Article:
Γ1=Γ3=0,Γ2=3,3E109
A1=A3=0,A2=0330.E110

We compute the matrix B, with spectrum Λ0 and diagonal entries 0, 3, 0 (in that order), from Theorem 15, case n = 3:

B=01045231814520withJB=900031003E111

Then,

A=0000003003000000+100012001200010104520181452010000121200001=0122122045420312245423012281454245420,JA=9000031000300003.E112

## 6. Some open questions

In [3, Theorem 1], Minc proved the following result:

Theorem 16 Let Λ = {λ1λ2, …, λn} be a list of complex numbers, which is realizable by a diagonalizable positive matrix A. Then, for each JCF JΛ associated with Λ, there exists a positive matrix B with the same spectrum as A, and with JCF J(B) = JΛ.

According to Minc, the positivity condition is essential in his proof, and it is not known if the result holds without this condition (see ). Specifically, it is not known i) whether for every positive matrix, there exists a diagonalizable positive matrix with the same spectrum, ii) whether for every nonnegative diagonalizable matrix with spectrum Λ = {λ1, …, λn}, there exists a nonnegative matrix for each JCF associated with Λ. There are many examples which show that the Minc result holds for diagonalizable nonnegative matrices. For instance, all diagonalizable nonnegative matrices with spectrum Λ given in Section 2, Theorems 4 and 5, and Corollaries 1 and 2, give rise to nonnegative matrices for each one of the possible JCF associated with Λ. However, we do not know if the Minc result holds for a general diagonalizable nonnegative matrix.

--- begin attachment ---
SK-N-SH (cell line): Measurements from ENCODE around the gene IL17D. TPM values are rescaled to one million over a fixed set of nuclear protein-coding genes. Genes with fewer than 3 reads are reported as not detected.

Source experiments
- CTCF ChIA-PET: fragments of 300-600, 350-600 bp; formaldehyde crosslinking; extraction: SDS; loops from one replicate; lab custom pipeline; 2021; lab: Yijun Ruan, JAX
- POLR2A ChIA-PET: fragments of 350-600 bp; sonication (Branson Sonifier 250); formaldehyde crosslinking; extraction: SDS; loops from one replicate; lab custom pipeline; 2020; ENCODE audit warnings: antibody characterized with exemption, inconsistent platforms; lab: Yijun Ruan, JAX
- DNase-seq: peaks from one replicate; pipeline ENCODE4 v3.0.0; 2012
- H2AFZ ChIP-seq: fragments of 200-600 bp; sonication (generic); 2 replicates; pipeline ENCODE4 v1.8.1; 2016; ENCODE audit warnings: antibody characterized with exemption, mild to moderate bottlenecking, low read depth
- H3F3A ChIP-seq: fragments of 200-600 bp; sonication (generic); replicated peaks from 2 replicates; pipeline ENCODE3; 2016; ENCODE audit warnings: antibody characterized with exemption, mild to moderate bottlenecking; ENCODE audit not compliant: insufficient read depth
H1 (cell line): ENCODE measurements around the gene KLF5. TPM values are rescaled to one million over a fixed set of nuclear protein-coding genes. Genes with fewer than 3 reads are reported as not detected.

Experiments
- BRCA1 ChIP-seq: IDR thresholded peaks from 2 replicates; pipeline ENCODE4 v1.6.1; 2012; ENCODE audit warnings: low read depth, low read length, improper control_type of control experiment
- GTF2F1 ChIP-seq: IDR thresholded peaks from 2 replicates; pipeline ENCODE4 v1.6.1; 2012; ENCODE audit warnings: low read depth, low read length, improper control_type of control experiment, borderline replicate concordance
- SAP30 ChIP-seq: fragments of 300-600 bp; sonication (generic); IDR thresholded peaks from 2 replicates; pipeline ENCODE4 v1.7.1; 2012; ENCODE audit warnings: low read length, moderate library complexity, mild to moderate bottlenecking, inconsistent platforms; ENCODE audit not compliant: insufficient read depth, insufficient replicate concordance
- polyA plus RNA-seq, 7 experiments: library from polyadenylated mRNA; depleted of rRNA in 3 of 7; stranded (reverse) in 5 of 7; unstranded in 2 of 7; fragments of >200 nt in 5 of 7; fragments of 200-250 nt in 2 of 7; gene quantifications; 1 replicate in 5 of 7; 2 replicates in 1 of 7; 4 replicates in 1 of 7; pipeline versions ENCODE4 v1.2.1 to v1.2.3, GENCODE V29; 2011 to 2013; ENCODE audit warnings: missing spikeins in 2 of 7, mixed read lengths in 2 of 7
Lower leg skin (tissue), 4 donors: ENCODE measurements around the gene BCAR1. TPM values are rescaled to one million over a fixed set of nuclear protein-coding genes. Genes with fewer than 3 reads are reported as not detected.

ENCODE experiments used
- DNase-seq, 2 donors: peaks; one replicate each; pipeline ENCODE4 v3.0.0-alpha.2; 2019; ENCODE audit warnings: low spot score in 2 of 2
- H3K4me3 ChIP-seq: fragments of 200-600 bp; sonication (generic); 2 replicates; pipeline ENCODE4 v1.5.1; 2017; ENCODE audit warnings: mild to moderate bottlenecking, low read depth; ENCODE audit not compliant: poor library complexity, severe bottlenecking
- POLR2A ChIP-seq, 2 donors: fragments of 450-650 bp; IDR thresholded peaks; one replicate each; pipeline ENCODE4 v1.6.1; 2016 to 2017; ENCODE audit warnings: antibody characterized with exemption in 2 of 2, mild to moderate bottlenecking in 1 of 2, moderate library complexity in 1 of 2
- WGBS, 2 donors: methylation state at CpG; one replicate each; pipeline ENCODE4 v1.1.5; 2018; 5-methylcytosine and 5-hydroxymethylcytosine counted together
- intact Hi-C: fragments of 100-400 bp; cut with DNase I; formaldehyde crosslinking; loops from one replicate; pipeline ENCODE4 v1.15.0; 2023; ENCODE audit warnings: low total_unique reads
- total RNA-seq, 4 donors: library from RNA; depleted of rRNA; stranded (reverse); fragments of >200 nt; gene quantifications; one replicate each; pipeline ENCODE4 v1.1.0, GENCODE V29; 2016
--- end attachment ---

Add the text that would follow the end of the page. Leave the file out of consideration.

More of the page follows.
The problem of finding a nonnegative matrix with prescribed spectrum and diagonal entries is a hard open problem, which, besides of being important in itself, is necessary to apply different versions of Rado's Theorem on both problems, the NIEP and the NIEDP. Necessary and sufficient conditions are only known for n ≤ 3.

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Ricardo L. Soto (July 6th 2016). Nonnegative Inverse Elementary Divisors Problem, Applied Linear Algebra in Action, Vasilios N. Katsikis, IntechOpen, DOI: 10.5772/62234. Available from: